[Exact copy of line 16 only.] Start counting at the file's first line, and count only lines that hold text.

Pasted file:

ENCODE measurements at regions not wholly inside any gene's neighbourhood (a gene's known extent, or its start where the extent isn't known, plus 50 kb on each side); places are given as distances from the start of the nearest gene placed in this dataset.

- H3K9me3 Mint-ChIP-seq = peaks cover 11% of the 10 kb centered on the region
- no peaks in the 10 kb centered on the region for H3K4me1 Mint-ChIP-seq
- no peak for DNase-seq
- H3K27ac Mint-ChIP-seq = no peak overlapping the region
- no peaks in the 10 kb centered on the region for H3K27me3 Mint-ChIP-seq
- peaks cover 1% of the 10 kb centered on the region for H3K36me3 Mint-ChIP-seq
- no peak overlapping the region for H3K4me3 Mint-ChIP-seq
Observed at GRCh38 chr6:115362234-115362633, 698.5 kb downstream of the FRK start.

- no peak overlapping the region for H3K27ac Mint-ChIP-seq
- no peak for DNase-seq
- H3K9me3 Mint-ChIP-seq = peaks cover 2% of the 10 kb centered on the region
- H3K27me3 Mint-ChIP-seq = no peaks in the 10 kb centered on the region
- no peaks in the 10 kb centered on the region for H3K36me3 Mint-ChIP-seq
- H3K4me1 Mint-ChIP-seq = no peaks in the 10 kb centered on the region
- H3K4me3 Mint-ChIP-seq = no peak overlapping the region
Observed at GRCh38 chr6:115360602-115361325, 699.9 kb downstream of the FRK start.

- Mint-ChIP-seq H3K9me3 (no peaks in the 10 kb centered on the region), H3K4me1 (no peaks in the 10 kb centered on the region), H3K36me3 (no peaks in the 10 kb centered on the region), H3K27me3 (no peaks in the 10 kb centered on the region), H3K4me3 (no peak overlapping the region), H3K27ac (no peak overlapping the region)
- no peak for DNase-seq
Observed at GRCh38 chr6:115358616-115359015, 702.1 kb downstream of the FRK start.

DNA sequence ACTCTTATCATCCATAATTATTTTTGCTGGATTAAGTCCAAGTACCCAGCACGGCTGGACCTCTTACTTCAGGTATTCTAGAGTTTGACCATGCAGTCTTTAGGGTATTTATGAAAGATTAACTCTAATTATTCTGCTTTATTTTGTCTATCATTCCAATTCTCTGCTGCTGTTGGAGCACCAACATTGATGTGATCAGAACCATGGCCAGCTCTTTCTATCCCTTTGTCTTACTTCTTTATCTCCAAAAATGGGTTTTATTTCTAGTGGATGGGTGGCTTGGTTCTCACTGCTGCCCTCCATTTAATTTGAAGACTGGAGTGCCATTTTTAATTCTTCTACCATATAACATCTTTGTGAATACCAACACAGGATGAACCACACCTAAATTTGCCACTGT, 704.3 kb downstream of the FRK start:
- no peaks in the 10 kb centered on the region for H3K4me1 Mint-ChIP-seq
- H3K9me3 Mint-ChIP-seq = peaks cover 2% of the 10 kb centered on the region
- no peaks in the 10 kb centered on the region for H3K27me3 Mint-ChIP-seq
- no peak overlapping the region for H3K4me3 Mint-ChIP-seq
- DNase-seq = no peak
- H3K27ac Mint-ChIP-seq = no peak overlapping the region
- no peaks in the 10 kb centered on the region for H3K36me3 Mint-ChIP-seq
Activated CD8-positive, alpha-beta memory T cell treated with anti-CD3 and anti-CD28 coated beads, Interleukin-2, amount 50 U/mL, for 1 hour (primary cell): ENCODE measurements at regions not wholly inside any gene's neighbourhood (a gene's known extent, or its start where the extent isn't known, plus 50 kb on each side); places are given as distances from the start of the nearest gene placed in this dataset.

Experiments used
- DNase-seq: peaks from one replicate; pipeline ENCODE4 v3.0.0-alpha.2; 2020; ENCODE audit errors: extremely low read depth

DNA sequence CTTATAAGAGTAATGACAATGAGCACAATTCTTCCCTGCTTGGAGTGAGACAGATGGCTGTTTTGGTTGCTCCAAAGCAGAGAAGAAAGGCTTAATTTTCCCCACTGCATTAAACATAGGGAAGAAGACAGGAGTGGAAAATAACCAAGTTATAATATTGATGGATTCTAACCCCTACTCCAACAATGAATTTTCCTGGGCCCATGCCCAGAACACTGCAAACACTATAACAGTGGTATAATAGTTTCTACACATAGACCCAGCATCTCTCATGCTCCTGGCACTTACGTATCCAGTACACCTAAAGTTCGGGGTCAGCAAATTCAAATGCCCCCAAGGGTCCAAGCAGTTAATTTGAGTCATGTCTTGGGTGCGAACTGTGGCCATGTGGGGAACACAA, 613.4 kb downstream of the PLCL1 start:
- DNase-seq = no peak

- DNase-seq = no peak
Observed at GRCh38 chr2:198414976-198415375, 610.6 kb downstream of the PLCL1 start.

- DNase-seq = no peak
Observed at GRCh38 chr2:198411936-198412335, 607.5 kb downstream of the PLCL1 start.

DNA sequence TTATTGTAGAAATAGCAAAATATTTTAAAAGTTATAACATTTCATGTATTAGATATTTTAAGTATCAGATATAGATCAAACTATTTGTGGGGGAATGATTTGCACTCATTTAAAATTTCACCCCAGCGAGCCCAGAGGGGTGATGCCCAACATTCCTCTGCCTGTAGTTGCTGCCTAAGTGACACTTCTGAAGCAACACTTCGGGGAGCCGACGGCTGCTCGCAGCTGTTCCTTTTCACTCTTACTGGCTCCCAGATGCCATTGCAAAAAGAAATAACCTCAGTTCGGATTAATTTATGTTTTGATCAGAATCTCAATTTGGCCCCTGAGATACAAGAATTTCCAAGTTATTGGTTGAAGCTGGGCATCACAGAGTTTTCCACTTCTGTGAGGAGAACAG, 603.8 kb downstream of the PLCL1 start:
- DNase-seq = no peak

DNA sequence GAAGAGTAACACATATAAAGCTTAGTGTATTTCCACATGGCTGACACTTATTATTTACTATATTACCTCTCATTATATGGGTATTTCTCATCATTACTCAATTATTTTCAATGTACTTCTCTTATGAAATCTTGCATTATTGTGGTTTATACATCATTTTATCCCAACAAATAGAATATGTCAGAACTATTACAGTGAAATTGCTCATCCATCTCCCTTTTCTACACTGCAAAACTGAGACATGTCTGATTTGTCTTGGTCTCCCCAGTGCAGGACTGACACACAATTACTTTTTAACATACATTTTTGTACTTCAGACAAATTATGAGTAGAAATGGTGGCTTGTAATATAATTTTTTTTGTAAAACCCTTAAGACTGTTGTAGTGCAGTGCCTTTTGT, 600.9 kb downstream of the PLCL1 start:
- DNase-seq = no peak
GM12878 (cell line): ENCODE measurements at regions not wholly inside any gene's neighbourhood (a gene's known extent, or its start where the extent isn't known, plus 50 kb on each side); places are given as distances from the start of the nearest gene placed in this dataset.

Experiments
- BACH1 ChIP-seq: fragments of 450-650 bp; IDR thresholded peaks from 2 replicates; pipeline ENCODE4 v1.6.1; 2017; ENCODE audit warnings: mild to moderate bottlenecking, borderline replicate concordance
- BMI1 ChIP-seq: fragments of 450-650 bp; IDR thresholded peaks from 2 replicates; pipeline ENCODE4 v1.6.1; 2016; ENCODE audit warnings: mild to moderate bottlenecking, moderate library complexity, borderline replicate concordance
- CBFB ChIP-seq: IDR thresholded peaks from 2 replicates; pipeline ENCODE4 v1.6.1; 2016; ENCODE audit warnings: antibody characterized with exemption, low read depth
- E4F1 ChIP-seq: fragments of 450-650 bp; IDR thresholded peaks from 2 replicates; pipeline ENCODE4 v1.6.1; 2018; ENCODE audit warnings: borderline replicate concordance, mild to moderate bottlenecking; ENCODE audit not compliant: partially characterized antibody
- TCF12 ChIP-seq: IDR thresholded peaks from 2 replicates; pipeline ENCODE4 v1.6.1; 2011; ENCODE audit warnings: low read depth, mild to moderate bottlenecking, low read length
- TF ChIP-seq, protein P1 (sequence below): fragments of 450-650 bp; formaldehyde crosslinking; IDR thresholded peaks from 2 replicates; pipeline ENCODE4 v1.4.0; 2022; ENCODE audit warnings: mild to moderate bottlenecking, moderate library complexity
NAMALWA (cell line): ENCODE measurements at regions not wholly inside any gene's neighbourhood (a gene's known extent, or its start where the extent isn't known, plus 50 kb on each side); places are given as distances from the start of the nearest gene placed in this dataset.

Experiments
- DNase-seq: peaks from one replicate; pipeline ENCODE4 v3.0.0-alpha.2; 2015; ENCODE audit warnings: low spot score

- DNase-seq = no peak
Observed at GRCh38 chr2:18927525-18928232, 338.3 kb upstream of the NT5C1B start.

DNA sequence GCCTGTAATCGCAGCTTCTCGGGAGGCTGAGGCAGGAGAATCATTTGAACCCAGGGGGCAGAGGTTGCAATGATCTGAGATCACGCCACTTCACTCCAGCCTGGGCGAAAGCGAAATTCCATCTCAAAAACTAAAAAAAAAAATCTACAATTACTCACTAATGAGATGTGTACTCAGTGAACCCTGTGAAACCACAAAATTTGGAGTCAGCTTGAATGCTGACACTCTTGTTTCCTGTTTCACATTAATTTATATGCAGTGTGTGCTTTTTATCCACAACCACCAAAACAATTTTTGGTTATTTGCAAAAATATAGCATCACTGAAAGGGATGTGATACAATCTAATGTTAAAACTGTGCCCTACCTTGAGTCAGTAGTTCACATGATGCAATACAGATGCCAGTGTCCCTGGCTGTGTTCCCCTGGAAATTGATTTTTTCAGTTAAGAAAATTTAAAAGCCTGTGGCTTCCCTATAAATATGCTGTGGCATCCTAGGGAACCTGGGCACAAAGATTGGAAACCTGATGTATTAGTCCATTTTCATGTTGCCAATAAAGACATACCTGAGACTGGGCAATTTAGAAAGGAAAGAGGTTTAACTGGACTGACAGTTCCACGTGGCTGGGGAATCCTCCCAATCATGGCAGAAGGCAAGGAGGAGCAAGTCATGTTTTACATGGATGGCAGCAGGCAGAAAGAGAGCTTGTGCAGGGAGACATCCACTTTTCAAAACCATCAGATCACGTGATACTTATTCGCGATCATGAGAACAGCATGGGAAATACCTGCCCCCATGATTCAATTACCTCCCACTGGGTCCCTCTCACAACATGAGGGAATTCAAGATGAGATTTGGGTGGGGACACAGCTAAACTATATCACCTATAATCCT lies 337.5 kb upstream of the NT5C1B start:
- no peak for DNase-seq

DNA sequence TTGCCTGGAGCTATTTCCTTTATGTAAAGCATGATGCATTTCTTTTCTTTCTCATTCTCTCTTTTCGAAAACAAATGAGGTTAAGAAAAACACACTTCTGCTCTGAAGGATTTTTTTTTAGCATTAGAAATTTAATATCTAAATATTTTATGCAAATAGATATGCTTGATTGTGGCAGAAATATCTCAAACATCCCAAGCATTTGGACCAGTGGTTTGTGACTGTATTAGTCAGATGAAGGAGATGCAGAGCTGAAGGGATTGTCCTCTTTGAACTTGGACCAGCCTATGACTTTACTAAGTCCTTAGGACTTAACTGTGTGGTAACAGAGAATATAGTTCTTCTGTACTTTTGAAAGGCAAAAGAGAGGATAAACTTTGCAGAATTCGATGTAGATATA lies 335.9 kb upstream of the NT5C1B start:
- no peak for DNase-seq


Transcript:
- H3K4me3 Mint-ChIP-seq = no peak overlapping the region